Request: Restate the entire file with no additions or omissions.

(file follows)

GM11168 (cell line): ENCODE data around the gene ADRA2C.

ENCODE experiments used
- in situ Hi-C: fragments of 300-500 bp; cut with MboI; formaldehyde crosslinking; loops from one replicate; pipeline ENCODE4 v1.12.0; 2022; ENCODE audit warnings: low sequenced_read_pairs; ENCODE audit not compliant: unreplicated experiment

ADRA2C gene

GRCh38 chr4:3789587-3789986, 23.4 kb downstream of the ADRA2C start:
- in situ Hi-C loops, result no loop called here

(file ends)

GM11168 (cell line): ENCODE data around the gene ADRA2C.

ENCODE experiments used
- in situ Hi-C: fragments of 300-500 bp; cut with MboI; formaldehyde crosslinking; loops from one replicate; pipeline ENCODE4 v1.12.0; 2022; ENCODE audit warnings: low sequenced_read_pairs; ENCODE audit not compliant: unreplicated experiment

ADRA2C gene

GRCh38 chr4:3789587-3789986, 23.4 kb downstream of the ADRA2C start:
- in situ Hi-C loops, result no loop called here